Venue: The Institute of Group Analysis, London NW3 5BY
Date: Friday May 5th 2017
The diagnosis of ‘Borderline Personality Disorder’ is used to describe a set of problems experienced by individuals who often feel overwhelmed by their feelings and feel little sense of control of their lives. This might manifest in considerable unhappiness, volatile relationships and destructive (including self-destructive) behaviour. The diagnosis appears to be common amongst users of mental health services and even amongst offending populations. There are claims that the diagnosis (and related labels such as ‘emotional dysregulation’) is being used more frequently. It would certainly seem that some of the difficulties (such as self-harm) associated with the diagnosis are becoming more common.
And yet, this is a controversial diagnosis. As the diagnosis becomes prominent, more questions are asked about its meaning. Is it simply just another demeaning label that is applied to people whose life experiences may have given them every reason to feel marginalised – at the borders of the mainstream?
Or perhaps, however clumsy the terms might be, does the phenomenology of the diagnosis point us towards something important about ourselves and our sources of discontent in the 21st century?
We are seeking to understand more about what is going on with borderline mental states. What can we learn about the times and culture that is producing these particular forms of distress? Can a focus on the psychology of such states of mind help us or we need a more thorough cultural analysis to understand what might be happening?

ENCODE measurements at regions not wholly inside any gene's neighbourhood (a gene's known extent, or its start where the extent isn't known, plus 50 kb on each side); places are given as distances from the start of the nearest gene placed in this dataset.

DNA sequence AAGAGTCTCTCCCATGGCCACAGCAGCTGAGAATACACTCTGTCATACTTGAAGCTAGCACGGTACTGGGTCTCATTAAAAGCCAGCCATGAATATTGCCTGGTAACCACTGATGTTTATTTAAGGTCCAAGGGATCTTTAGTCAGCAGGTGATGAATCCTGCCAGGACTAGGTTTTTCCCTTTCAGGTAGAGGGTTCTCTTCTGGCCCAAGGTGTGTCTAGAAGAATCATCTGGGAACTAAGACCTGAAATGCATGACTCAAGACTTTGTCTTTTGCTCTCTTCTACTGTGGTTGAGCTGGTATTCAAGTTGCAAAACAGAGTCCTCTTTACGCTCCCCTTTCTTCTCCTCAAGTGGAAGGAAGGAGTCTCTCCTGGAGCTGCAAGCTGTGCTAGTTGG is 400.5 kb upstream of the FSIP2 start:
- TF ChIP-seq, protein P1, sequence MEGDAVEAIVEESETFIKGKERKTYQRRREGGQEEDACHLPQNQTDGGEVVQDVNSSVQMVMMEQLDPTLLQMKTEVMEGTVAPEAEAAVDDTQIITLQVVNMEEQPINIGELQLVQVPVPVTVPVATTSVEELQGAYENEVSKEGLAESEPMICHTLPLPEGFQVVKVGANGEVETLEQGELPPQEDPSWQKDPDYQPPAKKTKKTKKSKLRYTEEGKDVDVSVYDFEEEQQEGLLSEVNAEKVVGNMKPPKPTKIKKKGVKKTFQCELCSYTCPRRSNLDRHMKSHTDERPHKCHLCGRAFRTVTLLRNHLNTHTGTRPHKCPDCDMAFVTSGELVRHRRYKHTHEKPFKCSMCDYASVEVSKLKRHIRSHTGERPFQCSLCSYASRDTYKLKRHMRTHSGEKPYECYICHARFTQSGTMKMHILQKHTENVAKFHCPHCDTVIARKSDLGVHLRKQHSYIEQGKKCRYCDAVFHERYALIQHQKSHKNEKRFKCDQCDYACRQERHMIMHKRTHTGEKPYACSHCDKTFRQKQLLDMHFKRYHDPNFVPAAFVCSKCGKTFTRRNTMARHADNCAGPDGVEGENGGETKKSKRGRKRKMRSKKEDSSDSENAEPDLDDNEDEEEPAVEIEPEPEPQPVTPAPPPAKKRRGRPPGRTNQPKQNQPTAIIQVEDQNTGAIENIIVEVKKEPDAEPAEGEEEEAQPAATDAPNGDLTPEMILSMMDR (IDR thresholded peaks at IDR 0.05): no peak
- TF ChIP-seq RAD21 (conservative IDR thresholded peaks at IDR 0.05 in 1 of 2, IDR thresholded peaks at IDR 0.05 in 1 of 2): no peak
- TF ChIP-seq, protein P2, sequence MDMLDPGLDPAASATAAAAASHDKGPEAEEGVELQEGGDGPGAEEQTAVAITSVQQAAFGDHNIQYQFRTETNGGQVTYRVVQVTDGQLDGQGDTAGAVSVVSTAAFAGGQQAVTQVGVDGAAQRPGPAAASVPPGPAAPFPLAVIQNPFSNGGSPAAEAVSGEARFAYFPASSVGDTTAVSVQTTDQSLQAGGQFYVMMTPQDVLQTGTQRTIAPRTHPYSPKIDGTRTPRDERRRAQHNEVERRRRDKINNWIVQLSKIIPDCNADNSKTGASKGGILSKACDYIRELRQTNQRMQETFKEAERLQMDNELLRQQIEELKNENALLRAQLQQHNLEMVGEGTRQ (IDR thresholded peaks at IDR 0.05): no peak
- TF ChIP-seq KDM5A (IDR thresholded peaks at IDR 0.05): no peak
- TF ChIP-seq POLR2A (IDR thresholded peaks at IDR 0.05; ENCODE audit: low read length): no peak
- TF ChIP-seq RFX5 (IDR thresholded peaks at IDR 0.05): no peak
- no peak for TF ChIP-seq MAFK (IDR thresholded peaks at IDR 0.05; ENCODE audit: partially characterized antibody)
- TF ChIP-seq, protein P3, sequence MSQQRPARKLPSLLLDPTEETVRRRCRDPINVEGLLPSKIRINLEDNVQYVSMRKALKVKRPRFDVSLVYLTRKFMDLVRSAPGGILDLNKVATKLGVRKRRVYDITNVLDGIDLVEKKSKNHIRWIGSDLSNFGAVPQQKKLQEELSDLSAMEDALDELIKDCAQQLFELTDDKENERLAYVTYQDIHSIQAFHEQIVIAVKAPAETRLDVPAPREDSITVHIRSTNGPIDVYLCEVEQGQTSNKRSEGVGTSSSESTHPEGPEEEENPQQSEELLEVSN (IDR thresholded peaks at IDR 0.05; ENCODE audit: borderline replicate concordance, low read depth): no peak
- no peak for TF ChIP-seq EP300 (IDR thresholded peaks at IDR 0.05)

Marilyn Charles (Austin Riggs Centre, Massachusetts) ‘“Borderline: A Diagnostic Straight jacket?” ’
Andrew Cooper (Tavistock Clinic) ‘Organisations at the edge: austerity, survival anxiety and everyday disturbance at work’
Laura Cariola (University of Edinburgh) ‘Presentations of borderline personality disorder in the UK press: A corpus-assisted discourse analysis.’
Dick Blackwell (IGA) “Diagnosis, objectification, traumatic history and illusions of control.”
Catherine Hayes (IGA, Essex Partnership University NHS Foundation Trust) ‘‘‘Shifting sands: re-discovering hidden elements in Diagnosis, Mental Health Services and Community’.
Andrew Shepherd (Greater Manchester MH NHS Foundation Trust) ‘Accessing clinical care with a Borderline personality disorder, or: ‘The risk of exodus in the borderlands’
Penny Stafford (survivor/mad studies activist); Sue Phillips – (survivor/activist); Kati Turner (survivor researcher) “PD in the Bin”
Dr David W Jones (The Open University), Dr Chris Scanlon (Community Housing Trust),
Professor David Gadd (University of Manchester)